Should You Be Adding Collagen to Your Diet?

Here's what you need to know about the trendy powder people are adding to their coffee and smoothies. Are you missing out on some serious benefits?

By now you probably know the difference between your protein powders and your matcha teas. And you can probably tell coconut oil from avocado oil. Now, in the spirit of turning basically everything good and healthy into powder form, there's another product on the market: powdered collagen. It's the stuff you're used to seeing listed as an ingredient on skincare products. But now celebs and health foodies (including Jennifer Aniston) are on board with ingesting it, and you may have even spotted a coworker sprinkling it into her oatmeal, coffee, or smoothie.

So, what is collagen?

Collagen is the magical stuff that keeps the skin plump and smooth, and it helps keep joints strong, too. The protein can be found naturally in the body's muscles, skin, and bones, and makes up about 25 percent of your total body mass, says Joel Schlessinger, M.D., a Nebraska-based dermatologist. But as the body's collagen production slows (which it does at a rate of about 1 percent per year beginning at age 20, says Schlessinger), wrinkles start to creep in and joints might not feel as resilient as they once did. That's why many people looking to boost their body's collagen levels turn to outside sources like supplements or creams, which get their collagen from cows, fish, chickens, and other animals (though it is possible to find a plant-based version for vegans).

What are the benefits of edible collagen?

"While animal and plant collagens are not exactly the same as the collagen found in our bodies, they have been shown to have a positive impact on the skin when combined with other anti-aging ingredients in skincare products," says Schlessinger. Note, though, that he mentions collagen can be helpful when it's delivered in skincare products-not supplements. "While collagen supplements, drinks, and powders have surged in popularity in the beauty world, you shouldn't expect noticeable benefits in skin from ingesting them," he says. It's even harder to believe that ingesting collagen could help tackle a particular problem area, like the wrinkles around your eyes that seem to get deeper by the day. "It's impossible for an oral supplement to reach specific areas and target the places that need a boost most," says Schlessinger. Plus, taking powdered collagen could have negative side effects such as bone pain, constipation, and fatigue.

Similarly, Harley Pasternak, a celebrity trainer who has an MSc in exercise physiology and nutritional sciences, says ingesting collagen powder won't boost your skin. "People think now there's collagen in our skin, in our hair...and if I eat collagen then maybe the collagen in my body will get stronger," he says. "Unfortunately that's not how the human body works."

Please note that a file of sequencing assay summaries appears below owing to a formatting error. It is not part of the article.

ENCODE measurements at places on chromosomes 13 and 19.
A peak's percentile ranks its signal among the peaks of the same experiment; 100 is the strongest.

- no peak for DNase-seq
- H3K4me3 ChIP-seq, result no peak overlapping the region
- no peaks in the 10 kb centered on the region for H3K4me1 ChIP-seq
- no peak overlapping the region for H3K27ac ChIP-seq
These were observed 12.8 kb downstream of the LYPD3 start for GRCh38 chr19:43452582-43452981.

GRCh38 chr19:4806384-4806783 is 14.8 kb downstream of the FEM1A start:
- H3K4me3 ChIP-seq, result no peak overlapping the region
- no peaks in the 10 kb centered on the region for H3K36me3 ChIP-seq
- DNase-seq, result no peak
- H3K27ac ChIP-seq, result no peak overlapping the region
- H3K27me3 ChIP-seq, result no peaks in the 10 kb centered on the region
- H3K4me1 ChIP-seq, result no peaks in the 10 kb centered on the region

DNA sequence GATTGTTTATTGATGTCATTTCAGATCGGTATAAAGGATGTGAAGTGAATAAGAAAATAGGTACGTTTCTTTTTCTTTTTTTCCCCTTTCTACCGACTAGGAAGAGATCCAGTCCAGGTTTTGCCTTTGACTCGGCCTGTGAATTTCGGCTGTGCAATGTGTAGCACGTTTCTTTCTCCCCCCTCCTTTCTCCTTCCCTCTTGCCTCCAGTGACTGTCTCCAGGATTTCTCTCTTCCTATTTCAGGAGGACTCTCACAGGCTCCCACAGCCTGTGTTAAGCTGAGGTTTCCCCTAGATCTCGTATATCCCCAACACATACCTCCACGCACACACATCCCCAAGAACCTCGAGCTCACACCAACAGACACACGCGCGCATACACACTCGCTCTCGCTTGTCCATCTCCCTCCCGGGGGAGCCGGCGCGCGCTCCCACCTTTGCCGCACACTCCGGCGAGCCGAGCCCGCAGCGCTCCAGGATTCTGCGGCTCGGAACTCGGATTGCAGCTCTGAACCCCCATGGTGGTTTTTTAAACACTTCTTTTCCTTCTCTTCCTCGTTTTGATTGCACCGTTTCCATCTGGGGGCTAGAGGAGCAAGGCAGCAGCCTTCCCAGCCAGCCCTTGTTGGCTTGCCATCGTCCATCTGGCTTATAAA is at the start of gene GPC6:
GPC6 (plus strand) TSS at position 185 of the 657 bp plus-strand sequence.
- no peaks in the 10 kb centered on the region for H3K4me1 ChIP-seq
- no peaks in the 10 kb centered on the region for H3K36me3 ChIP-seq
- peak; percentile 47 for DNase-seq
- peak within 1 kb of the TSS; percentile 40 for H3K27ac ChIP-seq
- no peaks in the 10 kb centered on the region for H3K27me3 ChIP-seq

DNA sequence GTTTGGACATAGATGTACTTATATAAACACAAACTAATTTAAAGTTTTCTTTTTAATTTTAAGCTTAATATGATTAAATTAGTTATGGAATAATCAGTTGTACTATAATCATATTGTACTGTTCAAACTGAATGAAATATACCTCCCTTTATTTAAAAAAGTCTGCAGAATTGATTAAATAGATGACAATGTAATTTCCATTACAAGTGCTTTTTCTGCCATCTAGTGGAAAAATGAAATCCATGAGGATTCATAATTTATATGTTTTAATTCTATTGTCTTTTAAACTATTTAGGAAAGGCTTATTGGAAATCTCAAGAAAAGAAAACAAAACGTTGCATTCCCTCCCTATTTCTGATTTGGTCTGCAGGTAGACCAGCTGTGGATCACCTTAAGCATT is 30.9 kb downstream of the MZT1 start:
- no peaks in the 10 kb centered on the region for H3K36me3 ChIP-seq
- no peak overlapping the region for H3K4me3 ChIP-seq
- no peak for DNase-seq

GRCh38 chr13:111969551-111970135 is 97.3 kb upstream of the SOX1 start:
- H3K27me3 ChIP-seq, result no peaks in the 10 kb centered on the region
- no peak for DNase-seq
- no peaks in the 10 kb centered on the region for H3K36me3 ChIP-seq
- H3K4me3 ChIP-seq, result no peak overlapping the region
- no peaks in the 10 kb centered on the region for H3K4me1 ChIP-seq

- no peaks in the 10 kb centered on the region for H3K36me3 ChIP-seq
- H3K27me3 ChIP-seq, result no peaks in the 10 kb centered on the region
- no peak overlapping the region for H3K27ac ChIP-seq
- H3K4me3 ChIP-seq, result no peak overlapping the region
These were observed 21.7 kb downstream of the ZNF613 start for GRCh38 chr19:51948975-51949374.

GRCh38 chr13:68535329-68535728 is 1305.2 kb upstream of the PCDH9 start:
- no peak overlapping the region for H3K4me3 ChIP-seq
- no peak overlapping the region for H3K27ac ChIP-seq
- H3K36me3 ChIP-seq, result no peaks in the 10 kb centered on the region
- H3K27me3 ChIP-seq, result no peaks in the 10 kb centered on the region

The collagen trend took off when companies realized that collagen protein was cheaper to produce than other protein sources, says Pasternak. "Collagen is not a very good quality protein," he says. "It doesn't have all the essential acids that you would need from other quality proteins, it's not very bioavailable. So as far as proteins go, collagen is a cheap protein to manufacture. It's marketed to help your skin your nails and your hair, however, it's not been proven to do so."

Still, some experts disagree, saying ingestible collagen does lives up to the hype. Michele Green, M.D., a New York dermatologist, says collagen powder can boost the skin's elasticity, support hair, nail, skin, and joint health, and has a decent amount of protein. And science backs her up: One study published in Skin Pharmacology and Physiology found that skin elasticity significantly improved when study participants between the ages of 35 and 55 took a collagen supplement for eight weeks. Another study published in Clinical Interventions in Aging noted that taking a collagen supplement for three months increased collagen density in the crow's feet area by 19 percent, and yet another study found collagen supplements helped lessen joint pain among college athletes. These studies sound promising, but Vijaya Surampudi, M.D., an assistant clinical professor of medicine at UCLA's division of clinical nutrition, says more research is needed because many of the studies so far have been small or were sponsored by a company.

What to do now to protect your collagen

If you want to try out the powdered supplement yourself, Green recommends consuming 1 to 2 tablespoons of collagen powder a day, which is easy to add to whatever you're eating or drinking since it's virtually tasteless. (You should get approval from your doctor first, she notes.) But if you decide to wait for more definitive research, you can still protect the collagen you already have by adjusting your current lifestyle habits. (Also: Why It's Never Too Early to Start Protecting the Collagen In Your Skin) Wear sunscreen every day-yes, even on cloudy days-stay away from cigarettes, and get enough sleep each night, says Schlessinger. Sticking to a healthy diet is also key, and Green says loading up on collagen-rich foods such as those with vitamin C and high antioxidant counts can have a positive effect on the skin and joints as well.

And if you're really hung up on maxing out your collagen levels for anti-aging reasons, consider investing in a moisturizer so you can apply collagen topically rather than ingest it. "Look for formulas that feature peptides as a key ingredient to experience anti-aging benefits and a boost in skin health," says Schlessinger. Collagen breaks down into chains of amino acids called peptides, so applying a peptide-based cream can help promote the body's natural collagen production.

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